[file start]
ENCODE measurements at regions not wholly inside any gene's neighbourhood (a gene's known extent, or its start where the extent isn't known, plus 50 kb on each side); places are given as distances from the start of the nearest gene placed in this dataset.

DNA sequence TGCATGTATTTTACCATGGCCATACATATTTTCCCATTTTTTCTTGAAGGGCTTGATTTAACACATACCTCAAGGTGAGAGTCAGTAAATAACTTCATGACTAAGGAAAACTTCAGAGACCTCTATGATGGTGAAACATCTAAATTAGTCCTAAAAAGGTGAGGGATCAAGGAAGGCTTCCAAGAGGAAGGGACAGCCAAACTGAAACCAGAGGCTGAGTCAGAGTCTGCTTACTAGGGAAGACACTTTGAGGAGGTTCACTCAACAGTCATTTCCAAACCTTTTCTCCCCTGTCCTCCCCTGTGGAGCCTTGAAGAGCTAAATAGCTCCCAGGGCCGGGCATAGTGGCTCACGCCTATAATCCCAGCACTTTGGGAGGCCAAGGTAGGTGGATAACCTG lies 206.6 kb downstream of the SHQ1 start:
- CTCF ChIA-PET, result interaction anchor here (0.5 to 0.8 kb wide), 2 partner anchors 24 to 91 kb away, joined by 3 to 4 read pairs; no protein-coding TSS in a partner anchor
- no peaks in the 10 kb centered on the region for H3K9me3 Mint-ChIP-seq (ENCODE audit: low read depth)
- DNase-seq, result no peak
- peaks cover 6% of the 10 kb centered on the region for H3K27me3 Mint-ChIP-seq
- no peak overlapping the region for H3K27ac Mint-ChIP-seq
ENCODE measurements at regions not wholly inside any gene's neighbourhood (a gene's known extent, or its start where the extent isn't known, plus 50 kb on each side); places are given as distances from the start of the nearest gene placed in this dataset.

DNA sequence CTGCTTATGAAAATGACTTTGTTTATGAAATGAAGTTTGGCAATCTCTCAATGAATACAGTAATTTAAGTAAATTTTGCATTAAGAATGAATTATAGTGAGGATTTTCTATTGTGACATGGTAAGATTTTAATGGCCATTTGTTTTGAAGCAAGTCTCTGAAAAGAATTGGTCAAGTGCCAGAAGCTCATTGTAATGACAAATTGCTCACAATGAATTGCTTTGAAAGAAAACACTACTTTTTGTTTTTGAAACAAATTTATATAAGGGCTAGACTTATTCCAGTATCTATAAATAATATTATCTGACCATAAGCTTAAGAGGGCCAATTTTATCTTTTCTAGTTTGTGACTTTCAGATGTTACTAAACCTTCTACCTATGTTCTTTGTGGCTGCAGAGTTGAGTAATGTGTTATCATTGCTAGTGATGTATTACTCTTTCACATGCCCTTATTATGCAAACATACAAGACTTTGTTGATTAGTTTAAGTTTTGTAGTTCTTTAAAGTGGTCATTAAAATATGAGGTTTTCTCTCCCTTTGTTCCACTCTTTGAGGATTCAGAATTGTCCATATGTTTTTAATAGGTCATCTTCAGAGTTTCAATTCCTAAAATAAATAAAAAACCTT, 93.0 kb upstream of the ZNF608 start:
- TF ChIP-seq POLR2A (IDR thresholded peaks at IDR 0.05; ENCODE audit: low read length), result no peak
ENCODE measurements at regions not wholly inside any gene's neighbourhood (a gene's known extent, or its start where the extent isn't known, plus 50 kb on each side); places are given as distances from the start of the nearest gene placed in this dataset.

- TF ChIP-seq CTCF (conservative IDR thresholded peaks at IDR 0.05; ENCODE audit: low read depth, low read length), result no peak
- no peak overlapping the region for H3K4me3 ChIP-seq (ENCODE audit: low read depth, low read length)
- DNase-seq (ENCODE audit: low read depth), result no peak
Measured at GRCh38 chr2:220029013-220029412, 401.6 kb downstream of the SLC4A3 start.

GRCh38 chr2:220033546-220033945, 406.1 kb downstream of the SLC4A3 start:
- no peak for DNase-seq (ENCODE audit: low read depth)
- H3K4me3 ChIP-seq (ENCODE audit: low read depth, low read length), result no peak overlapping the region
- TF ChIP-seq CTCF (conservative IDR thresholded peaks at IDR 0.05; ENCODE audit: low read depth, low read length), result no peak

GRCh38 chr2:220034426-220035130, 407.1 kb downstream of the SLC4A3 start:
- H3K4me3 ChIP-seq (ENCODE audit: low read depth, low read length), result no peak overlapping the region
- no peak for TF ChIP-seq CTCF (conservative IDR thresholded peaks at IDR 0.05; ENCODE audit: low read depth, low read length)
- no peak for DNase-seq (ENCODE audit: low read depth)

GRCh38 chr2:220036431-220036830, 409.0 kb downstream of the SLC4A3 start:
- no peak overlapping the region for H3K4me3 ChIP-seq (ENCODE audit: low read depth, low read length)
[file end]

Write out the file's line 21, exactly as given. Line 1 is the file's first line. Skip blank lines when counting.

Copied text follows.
- H3K4me3 ChIP-seq (ENCODE audit: low read depth, low read length), result no peak overlapping the region